What Will AT&T Deal Mean for Sprint?

Lora Bentley

Federal Communications Commission Chairman Julius Genachowski opted not to comment after AT&T announced its intent to purchase T-Mobile for $39 billion. As such, there's been no official comment from the regulator. But that doesn't mean other FCC officials aren't talking about the deal.


Speaking on condition of anonymity, one of them told The Wall Street Journal:

There's no way the chairman's office rubber-stamps this transaction. It will be a steep climb to say the least.

Some analysts have said the acquisition will most likely be approved in the end, but not without restrictions. For instance, AT&T may have to divest some of its broadband spectrum.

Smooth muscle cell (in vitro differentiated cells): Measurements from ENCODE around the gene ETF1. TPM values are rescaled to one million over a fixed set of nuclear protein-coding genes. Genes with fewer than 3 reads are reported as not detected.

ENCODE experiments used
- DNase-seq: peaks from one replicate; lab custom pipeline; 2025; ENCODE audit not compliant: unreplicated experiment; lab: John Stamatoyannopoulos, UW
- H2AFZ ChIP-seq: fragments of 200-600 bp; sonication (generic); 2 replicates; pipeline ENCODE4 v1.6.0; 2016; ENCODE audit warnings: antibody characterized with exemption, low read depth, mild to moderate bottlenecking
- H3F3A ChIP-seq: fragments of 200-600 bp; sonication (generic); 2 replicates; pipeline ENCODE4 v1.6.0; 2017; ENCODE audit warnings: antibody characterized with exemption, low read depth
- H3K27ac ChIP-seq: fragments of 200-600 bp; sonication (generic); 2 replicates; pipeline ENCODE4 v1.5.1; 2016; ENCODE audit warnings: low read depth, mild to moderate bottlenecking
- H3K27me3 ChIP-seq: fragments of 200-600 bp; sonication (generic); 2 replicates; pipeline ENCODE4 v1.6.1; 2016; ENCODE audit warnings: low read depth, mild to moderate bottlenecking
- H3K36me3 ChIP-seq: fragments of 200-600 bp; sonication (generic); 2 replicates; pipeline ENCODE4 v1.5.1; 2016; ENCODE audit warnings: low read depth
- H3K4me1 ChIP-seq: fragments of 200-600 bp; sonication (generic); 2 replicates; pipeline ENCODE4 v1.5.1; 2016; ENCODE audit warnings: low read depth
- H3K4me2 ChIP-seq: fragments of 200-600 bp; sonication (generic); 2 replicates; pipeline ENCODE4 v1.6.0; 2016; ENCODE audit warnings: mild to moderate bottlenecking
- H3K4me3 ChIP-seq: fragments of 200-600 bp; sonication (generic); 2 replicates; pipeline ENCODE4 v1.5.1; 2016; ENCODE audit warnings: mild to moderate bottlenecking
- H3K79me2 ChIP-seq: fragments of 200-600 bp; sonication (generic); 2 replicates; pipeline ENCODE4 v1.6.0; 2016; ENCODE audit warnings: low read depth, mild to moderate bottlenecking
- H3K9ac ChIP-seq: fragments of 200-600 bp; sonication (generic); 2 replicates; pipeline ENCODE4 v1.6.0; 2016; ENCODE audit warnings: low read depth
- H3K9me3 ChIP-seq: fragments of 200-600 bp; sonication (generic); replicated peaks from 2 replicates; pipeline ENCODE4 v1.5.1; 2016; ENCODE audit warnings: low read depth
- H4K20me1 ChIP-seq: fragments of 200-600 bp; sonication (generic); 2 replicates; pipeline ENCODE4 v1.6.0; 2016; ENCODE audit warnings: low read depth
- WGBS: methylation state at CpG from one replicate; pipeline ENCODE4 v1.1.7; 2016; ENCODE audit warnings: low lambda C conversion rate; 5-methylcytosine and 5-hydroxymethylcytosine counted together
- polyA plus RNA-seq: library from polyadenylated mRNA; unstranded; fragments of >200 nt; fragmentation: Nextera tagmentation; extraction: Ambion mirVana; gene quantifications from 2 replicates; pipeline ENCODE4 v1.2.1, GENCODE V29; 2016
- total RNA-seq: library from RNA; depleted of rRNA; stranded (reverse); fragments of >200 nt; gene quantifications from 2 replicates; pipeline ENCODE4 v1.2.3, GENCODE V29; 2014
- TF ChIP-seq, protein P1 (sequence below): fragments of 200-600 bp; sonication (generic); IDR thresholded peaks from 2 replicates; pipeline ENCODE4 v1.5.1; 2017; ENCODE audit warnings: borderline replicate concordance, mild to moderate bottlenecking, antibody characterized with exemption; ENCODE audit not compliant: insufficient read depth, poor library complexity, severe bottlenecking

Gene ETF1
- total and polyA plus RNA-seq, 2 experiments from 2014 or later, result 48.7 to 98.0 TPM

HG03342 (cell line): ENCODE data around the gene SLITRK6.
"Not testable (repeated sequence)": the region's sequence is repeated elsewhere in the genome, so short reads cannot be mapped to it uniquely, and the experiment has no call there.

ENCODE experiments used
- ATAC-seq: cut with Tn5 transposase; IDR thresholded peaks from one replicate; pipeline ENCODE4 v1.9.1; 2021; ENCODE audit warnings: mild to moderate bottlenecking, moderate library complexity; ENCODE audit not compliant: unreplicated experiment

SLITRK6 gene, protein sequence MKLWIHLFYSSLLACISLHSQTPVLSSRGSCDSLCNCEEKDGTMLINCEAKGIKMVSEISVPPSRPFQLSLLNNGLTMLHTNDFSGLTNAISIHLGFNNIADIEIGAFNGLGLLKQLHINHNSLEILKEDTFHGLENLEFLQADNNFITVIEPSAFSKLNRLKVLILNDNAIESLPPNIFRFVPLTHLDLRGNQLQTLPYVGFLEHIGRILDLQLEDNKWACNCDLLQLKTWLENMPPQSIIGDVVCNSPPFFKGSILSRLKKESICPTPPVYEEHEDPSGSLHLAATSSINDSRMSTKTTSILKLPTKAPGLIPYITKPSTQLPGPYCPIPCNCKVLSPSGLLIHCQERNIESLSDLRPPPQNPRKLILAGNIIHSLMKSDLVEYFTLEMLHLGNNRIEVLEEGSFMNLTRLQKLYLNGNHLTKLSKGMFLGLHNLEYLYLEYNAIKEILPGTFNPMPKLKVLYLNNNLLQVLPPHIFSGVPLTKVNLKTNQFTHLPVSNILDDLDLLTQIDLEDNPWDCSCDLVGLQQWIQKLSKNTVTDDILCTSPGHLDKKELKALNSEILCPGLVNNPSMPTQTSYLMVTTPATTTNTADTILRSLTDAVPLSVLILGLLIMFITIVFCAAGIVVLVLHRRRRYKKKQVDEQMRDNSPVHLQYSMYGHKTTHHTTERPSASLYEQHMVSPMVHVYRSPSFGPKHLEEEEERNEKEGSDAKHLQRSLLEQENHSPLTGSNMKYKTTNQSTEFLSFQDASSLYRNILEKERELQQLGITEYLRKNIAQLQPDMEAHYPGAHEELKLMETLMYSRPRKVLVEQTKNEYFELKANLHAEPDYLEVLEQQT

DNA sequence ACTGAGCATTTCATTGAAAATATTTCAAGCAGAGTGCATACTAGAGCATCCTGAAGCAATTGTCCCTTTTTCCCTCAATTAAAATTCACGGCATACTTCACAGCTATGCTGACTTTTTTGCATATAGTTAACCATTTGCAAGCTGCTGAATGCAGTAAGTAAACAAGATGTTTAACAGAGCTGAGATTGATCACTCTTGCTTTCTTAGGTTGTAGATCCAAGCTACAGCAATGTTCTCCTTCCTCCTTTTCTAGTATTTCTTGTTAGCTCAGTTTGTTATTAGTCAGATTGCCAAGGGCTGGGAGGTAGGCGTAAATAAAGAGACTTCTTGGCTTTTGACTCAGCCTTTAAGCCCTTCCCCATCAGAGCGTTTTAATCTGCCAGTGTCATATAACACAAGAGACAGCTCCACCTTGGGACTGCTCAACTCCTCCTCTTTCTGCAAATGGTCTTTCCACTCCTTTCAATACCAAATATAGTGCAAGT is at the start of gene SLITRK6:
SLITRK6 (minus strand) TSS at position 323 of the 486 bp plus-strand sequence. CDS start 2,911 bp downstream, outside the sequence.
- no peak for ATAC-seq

Others, however, have indicated that Sprint and AT&T may both get part of T-Mobile before the whole thing is over. eWEEK reports analysts at Citadel Securities suggest that AT&T will likely be content to acquire however much of T-Mobile the regulators will allow and to divest as much as it needs to. The divested portions, then, could be picked up by Sprint, which reportedly was interested in T-Mobile.


For its part, Sprint plans to take its problems with the deal to Congress, according to The Huffington Post. The House Judiciary Committee has indicated it will hear testimony on the merger, and though the article isn't specific, it makes sense that Sprint would air its concerns there.

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